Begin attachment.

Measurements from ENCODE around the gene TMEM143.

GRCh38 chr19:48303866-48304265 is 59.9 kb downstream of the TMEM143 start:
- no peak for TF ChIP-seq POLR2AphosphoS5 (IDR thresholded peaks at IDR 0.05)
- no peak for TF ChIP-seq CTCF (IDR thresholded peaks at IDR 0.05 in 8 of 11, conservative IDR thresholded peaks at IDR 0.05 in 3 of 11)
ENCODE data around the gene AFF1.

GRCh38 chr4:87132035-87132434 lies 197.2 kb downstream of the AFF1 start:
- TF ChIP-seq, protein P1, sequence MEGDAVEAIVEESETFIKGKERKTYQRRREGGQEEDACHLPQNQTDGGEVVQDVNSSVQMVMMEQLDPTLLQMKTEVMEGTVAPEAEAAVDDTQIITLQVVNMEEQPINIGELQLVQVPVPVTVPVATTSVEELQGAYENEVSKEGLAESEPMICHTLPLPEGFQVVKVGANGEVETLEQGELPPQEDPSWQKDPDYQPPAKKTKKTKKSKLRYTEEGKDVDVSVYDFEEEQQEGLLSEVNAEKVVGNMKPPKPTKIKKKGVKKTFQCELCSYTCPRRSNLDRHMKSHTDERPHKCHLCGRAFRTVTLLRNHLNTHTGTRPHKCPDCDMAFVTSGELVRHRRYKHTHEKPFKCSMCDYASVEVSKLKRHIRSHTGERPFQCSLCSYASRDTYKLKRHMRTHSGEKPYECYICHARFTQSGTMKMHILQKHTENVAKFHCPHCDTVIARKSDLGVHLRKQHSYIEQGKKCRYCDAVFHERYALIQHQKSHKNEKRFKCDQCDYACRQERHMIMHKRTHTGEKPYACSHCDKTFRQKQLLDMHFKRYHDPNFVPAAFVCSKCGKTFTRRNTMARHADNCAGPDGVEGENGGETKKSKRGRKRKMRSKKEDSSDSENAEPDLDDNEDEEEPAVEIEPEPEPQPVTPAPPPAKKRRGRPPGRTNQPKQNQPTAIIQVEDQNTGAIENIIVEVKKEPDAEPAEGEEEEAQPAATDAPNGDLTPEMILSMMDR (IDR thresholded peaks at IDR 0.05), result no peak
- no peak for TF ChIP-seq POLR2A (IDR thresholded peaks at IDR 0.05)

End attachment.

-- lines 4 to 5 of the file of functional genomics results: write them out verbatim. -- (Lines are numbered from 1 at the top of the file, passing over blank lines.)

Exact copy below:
- no peak for TF ChIP-seq CTCF (IDR thresholded peaks at IDR 0.05 in 8 of 11, conservative IDR thresholded peaks at IDR 0.05 in 3 of 11)
ENCODE data around the gene AFF1.